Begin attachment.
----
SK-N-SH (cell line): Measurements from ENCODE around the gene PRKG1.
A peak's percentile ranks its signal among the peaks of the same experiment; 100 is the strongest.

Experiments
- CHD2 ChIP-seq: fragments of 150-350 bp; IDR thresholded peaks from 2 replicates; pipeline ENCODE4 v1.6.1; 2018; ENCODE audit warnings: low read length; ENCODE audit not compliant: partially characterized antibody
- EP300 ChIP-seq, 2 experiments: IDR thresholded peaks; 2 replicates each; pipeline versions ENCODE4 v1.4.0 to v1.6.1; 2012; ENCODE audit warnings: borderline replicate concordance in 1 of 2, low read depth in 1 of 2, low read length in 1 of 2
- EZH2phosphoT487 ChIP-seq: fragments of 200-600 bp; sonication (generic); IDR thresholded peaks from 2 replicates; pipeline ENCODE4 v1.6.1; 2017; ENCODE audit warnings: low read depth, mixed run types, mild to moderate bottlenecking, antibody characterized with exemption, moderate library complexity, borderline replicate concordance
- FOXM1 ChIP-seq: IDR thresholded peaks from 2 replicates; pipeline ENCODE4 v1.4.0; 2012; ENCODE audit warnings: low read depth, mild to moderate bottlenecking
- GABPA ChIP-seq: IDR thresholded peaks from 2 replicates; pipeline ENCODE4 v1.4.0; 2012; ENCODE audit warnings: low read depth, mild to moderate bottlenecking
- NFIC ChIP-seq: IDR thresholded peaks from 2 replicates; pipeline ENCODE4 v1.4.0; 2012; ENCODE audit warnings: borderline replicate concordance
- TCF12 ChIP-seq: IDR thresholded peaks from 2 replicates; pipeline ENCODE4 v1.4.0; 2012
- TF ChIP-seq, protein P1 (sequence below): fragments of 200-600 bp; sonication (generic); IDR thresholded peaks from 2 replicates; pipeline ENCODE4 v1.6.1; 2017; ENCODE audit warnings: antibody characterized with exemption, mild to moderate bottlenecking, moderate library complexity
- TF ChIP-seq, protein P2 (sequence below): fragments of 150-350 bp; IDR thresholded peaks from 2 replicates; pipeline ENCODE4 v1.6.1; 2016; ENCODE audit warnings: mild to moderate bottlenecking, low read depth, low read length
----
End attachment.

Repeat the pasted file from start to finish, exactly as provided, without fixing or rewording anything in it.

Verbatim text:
SK-N-SH (cell line): Measurements from ENCODE around the gene PRKG1.
A peak's percentile ranks its signal among the peaks of the same experiment; 100 is the strongest.

Experiments
- CHD2 ChIP-seq: fragments of 150-350 bp; IDR thresholded peaks from 2 replicates; pipeline ENCODE4 v1.6.1; 2018; ENCODE audit warnings: low read length; ENCODE audit not compliant: partially characterized antibody
- EP300 ChIP-seq, 2 experiments: IDR thresholded peaks; 2 replicates each; pipeline versions ENCODE4 v1.4.0 to v1.6.1; 2012; ENCODE audit warnings: borderline replicate concordance in 1 of 2, low read depth in 1 of 2, low read length in 1 of 2
- EZH2phosphoT487 ChIP-seq: fragments of 200-600 bp; sonication (generic); IDR thresholded peaks from 2 replicates; pipeline ENCODE4 v1.6.1; 2017; ENCODE audit warnings: low read depth, mixed run types, mild to moderate bottlenecking, antibody characterized with exemption, moderate library complexity, borderline replicate concordance
- FOXM1 ChIP-seq: IDR thresholded peaks from 2 replicates; pipeline ENCODE4 v1.4.0; 2012; ENCODE audit warnings: low read depth, mild to moderate bottlenecking
- GABPA ChIP-seq: IDR thresholded peaks from 2 replicates; pipeline ENCODE4 v1.4.0; 2012; ENCODE audit warnings: low read depth, mild to moderate bottlenecking
- NFIC ChIP-seq: IDR thresholded peaks from 2 replicates; pipeline ENCODE4 v1.4.0; 2012; ENCODE audit warnings: borderline replicate concordance
- TCF12 ChIP-seq: IDR thresholded peaks from 2 replicates; pipeline ENCODE4 v1.4.0; 2012
- TF ChIP-seq, protein P1 (sequence below): fragments of 200-600 bp; sonication (generic); IDR thresholded peaks from 2 replicates; pipeline ENCODE4 v1.6.1; 2017; ENCODE audit warnings: antibody characterized with exemption, mild to moderate bottlenecking, moderate library complexity
- TF ChIP-seq, protein P2 (sequence below): fragments of 150-350 bp; IDR thresholded peaks from 2 replicates; pipeline ENCODE4 v1.6.1; 2016; ENCODE audit warnings: mild to moderate bottlenecking, low read depth, low read length